Book Reviews November ’19

Wow another month dashed by … a few more books read, most of them well worth reading!!

Sing Sad Songs

Michael Beyer

What a sad song, a sad young man and yet he brings so much joy to a dysfunctional Norwall family.

Arriving as an orphan, his French family wiped out in a car accident Francois brings something special to his Uncles Family and his new adopted brother, Billy.

He is accepted as one of the Norwall Pirates, a softball team and investigators of weird crimes. Rapidly a relationship between Francois and Valerie, a fellow Pirate, develops … all looks wonderful until the Teddy Bear Killer hits town. Even allowing for the strange dreams and the clowns …. had I mentioned the clowns? Or the dreams?

Weird and Wonderful 5 Stars

The Secret Chapter (The Invisible Library series)

Genevieve Cogman

Another fun instalment in the adventures of Irene the librarian and book redistributor and her sidekick the elegant dragon Kai. This time they need to deceive the man who leads the gang formed to steal the picture that … It makes more sense the way Genevieve Cogman has written it. Even if you got bogged down mid-series it is well worthwhile reading this little gem!

Weird and wonderous 5 stars

The Human Trials: And the Thrill of Being Watched

Ava Lee Mosley

Ava, got into a conversation with me on Twitter, I said I’d read one of her erotic stories. I touch of mild sexploitation, other wise a gentle, consensual sex story. Not badly written, No surprises. No problem. No excitement.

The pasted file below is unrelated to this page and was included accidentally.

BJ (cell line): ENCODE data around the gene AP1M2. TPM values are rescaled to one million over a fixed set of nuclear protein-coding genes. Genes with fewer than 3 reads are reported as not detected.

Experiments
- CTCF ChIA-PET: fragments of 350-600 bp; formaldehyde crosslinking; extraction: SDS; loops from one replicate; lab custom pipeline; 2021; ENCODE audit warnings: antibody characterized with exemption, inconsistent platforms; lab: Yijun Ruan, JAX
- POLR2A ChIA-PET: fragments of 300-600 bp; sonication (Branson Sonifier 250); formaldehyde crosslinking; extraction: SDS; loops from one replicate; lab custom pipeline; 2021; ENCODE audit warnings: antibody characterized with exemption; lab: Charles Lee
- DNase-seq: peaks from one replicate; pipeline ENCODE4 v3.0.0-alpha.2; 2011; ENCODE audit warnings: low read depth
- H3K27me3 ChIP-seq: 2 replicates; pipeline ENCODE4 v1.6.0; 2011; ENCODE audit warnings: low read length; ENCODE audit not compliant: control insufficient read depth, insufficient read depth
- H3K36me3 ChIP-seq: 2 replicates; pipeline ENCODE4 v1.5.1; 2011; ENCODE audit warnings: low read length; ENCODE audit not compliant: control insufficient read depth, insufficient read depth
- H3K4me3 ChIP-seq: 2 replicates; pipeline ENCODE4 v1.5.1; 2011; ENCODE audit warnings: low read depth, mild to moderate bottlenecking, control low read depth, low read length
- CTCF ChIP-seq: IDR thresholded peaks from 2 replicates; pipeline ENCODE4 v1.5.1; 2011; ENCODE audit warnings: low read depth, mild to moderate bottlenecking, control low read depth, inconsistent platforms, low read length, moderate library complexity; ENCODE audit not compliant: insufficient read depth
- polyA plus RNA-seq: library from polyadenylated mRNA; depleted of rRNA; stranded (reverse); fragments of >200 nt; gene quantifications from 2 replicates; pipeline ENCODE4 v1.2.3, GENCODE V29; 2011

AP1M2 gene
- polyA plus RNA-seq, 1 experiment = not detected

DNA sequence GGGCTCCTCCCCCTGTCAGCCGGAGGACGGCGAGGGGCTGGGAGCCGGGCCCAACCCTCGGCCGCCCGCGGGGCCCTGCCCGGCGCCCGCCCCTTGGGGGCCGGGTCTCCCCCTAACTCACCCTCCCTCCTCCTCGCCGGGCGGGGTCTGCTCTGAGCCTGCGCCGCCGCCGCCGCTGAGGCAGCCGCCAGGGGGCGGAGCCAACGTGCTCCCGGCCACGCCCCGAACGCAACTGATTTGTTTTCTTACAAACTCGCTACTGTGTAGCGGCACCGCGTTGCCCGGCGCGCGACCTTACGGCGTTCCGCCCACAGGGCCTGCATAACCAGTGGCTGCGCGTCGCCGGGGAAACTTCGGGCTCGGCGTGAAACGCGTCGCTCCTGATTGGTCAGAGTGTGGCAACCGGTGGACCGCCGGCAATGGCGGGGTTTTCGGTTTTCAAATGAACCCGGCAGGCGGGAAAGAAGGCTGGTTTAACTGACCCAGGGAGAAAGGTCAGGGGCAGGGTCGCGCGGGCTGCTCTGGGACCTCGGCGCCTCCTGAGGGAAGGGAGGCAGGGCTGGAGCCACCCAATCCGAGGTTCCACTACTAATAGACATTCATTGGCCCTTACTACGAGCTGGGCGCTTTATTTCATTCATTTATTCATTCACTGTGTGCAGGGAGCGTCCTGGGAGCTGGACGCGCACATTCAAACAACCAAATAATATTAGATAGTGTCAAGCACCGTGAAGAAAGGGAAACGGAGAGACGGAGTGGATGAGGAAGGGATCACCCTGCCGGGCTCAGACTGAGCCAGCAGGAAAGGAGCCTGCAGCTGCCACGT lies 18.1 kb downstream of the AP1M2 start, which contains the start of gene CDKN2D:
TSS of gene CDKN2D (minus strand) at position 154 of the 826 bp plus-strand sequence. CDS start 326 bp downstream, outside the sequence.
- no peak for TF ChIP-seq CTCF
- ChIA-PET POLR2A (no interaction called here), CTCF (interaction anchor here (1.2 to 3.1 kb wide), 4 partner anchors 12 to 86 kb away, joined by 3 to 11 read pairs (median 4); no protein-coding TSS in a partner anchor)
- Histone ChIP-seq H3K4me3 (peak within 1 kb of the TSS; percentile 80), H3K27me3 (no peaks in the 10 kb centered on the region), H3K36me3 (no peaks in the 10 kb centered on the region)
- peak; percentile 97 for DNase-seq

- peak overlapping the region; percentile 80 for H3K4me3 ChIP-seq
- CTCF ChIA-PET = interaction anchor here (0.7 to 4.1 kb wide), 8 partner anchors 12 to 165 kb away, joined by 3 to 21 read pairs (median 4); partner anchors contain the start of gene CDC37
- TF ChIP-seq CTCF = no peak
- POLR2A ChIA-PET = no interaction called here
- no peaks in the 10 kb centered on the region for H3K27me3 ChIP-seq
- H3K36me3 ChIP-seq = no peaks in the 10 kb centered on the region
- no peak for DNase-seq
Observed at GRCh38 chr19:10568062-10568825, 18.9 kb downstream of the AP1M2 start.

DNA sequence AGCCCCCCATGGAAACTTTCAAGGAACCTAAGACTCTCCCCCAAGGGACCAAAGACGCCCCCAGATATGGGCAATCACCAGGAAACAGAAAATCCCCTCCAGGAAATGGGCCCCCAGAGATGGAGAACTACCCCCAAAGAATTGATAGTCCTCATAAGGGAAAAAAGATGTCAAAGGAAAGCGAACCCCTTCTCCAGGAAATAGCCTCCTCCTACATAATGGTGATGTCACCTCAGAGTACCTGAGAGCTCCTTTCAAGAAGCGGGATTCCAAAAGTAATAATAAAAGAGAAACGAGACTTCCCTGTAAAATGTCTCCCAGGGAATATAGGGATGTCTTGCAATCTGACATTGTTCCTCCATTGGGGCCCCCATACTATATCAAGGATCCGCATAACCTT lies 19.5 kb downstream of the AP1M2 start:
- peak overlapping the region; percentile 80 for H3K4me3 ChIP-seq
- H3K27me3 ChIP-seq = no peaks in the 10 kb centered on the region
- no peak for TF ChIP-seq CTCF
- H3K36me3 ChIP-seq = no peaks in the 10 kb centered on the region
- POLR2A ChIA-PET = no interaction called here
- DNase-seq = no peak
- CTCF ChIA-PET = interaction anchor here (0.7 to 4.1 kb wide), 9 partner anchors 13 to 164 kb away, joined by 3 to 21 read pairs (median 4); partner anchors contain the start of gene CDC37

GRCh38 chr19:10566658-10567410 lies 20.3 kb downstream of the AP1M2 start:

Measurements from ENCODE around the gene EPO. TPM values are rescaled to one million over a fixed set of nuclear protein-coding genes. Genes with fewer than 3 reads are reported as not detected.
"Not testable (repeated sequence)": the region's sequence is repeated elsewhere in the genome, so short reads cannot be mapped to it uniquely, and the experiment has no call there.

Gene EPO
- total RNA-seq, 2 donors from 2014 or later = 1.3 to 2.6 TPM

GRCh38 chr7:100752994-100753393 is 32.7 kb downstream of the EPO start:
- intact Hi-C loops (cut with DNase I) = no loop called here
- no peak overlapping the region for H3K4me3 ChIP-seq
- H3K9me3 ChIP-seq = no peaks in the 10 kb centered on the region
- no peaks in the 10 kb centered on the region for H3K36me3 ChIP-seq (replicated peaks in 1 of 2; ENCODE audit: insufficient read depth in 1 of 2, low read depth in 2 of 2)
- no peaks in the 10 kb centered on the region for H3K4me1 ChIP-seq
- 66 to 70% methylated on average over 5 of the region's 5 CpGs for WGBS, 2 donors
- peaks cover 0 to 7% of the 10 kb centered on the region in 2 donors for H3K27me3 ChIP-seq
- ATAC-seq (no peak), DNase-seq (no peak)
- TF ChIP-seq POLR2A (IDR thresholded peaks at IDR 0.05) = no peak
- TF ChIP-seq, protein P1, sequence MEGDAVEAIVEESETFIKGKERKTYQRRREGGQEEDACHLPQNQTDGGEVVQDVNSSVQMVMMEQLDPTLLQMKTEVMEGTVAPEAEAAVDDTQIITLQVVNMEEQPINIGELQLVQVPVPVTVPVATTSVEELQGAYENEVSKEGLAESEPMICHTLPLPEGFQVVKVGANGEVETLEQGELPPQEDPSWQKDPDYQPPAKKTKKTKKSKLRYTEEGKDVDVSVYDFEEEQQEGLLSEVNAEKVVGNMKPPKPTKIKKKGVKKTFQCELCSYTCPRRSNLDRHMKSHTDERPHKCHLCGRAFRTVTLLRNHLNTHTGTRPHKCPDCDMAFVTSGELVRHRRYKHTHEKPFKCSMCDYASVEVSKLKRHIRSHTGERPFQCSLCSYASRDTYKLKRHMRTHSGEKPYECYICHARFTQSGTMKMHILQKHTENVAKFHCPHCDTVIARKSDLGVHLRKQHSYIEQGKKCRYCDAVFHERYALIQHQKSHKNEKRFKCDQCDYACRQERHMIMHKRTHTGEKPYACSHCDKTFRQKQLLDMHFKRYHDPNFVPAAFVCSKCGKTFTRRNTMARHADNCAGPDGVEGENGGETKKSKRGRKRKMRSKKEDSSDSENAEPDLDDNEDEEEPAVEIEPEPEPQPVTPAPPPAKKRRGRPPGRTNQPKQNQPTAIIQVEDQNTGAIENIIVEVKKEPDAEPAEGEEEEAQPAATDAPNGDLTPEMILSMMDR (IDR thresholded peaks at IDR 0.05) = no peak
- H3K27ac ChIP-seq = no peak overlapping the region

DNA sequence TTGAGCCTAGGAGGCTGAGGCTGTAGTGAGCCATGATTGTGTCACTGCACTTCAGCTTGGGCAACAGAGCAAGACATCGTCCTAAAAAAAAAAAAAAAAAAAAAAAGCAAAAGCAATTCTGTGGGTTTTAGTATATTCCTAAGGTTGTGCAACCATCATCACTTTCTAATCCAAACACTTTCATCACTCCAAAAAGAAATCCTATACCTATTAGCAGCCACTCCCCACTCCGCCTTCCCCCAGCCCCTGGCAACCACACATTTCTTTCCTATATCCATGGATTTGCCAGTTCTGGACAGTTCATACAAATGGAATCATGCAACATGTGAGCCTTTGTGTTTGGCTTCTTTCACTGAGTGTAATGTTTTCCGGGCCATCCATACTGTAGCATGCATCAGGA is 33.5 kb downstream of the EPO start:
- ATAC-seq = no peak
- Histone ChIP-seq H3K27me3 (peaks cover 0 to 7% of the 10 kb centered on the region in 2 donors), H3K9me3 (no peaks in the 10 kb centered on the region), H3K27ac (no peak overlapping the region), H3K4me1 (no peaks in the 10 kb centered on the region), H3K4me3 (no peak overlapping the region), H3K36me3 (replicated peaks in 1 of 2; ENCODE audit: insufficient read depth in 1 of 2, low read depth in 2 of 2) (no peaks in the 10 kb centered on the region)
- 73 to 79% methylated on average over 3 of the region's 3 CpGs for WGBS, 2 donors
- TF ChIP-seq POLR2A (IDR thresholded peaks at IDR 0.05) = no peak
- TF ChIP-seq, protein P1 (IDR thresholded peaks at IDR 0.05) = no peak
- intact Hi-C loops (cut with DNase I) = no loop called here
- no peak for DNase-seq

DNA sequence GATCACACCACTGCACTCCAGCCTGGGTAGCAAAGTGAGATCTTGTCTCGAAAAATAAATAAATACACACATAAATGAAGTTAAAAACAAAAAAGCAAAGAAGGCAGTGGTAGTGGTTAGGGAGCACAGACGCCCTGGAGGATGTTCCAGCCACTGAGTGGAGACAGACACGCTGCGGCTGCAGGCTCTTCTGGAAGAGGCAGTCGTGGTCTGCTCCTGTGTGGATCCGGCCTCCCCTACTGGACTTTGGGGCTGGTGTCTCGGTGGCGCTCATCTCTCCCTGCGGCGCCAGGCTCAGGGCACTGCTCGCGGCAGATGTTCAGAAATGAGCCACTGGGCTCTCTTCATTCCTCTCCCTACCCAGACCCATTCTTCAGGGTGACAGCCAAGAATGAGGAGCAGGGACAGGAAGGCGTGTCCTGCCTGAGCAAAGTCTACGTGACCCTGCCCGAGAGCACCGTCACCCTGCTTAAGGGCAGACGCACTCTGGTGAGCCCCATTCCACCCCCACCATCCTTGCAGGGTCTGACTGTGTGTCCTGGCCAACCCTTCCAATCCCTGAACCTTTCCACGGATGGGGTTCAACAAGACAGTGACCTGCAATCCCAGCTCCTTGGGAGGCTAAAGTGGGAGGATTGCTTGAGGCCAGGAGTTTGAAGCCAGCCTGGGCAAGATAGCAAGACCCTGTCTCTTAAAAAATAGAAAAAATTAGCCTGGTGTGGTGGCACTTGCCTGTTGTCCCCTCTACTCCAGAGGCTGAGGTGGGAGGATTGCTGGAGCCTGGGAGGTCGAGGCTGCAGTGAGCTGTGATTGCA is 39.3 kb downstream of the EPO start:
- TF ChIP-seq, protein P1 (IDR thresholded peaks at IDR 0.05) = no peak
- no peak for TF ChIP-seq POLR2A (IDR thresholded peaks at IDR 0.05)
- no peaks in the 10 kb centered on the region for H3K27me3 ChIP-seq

Nothing to get excited about 3Stars

The Church of the Undressed: Paradise Regained

Theo Theodora

A rather lacklustre priest’s wife inherits a run-down naturist resort, with a few wacky members. We going to sell it, her husband decides. Then she has a revelation, God’s work is best done naked. A new church starts. The new church attracts lots of on line coverage and the attentions of the police.

Liberally sprinkled with biblical quotations the story treads that fine line between titillating fiction and worthy polemic and generally manages to keep its balance.

I am not sure who the target audience for this book is, the naturists know this already and the unconverted are unlikely to start the story.

A pleasant enough read.

Well written Well balanced and Well … 4Stars

The Salt Path

Raynor Winn

An absorbing and almost overwhelming story of a couple beset with problems. Just little things, his health is failing, being made homeless, bankrupt, jobless … easy stuff really (NOT!). With nowhere else to go decide to walk the Salt Path, around the coast of Cornwall, rough camping. There only means of support, Social security of about £50 a fortnight.

The book describes their painful adaptation to their new lifestyle, acceptance and finally … read it and find out. The writing is sometimes a little self-indulgent, but the narrative thread was sufficiently strong to pull me through these rare patches.

The best non-fiction I have read this year.

Compelling … 5 Stars